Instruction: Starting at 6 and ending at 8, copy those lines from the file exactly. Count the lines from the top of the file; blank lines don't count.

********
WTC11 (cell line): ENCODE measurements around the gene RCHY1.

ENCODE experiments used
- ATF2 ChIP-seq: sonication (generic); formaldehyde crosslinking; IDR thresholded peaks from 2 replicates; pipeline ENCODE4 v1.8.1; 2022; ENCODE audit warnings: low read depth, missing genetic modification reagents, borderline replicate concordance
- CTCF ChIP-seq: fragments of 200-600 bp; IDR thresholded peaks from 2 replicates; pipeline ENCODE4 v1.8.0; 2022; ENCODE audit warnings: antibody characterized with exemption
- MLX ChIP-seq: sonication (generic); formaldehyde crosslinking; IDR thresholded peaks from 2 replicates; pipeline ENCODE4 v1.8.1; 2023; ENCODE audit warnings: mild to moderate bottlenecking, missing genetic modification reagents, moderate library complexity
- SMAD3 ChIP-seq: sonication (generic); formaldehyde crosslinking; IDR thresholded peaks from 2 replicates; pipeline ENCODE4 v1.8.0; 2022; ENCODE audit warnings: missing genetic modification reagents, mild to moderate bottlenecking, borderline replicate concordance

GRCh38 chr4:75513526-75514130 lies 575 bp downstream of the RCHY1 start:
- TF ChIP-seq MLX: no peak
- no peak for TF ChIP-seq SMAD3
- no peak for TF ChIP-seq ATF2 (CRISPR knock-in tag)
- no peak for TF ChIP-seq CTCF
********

- SMAD3 ChIP-seq: sonication (generic); formaldehyde crosslinking; IDR thresholded peaks from 2 replicates; pipeline ENCODE4 v1.8.0; 2022; ENCODE audit warnings: missing genetic modification reagents, mild to moderate bottlenecking, borderline replicate concordance

GRCh38 chr4:75513526-75514130 lies 575 bp downstream of the RCHY1 start:
- TF ChIP-seq MLX: no peak